February 2 / Art / Street style / Women


The confident and direct gaze of these Arabic girl gangs on motorbikes can only make you smile. Like all good art, Hassan Hajjaj’s  Kesh Angels immediately goes to work on preconceived ideas of young Arabic women.


The images nod to a heritage of African street studio photography, by the likes of Malik Sidibe and Seydou Keita as well as Arabic film posters of his childhood and the high gloss and finish of fashion photography. Hajjaj has constructed a potent narrative juxtaposing East and West.  Using friends and local women as models, he draws upon the biker culture of the young women of Marrakesh and styles the women in a mix of customized traditional wear – veils and djellabah with counterfeit fashion logos be it, Louis Vuitton and Nike  along with  bold prints, pattern and some fine gangster/pop star posturing.





He then frames these images in another layer of ephemera from contemporary culture; from Lego with Arabic lettering to cans of Fanta, or boxes of chicken stock. This mash-up of the output of our consumerist society is an intentionally ambiguous commentary on our obsessions and the power of brands but also a celebration of the reinterpretation and power of these same objects and brands in expressing personal identity. We live in a contrary world.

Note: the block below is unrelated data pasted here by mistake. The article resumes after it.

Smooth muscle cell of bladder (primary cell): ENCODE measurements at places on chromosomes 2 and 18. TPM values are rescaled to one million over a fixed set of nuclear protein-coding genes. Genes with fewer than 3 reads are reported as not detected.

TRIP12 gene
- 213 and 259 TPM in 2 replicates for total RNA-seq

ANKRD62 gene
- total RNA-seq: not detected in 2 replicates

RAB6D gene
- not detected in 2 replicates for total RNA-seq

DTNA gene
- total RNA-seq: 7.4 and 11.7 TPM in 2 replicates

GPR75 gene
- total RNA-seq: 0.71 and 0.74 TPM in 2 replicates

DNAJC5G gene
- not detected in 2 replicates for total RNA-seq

British-Moroccan artist Hassan Hajjaj left Morocco for London at an early age. Hajjaj is a self-taught artist that has worked variously as a van driver, club promoter, restaurant designer and fashion store owner. Coming of age in London’s Punk era, “Hajjaj rode the cultural and economic wave of the times. His ability to spot and catch a trend just as it began to surface says much about the shrewd ‘street-wise Moroccan kid’ and many aspects associated with his earlier ventures are later incorporated and translated into his artistic practice.” Frustrated to see his native country used only as a backdrop for Western women and clothing, whilst working as an assistant on a fashion shoot, the experience pushed him to make Morocco a prominent subject in his own work. And within Kesh Angels we see that powerful blend of the very personal and the political.

Kesh Angels is currently on show at the Taymour Grahne Gallery, New York until 7th March 2014









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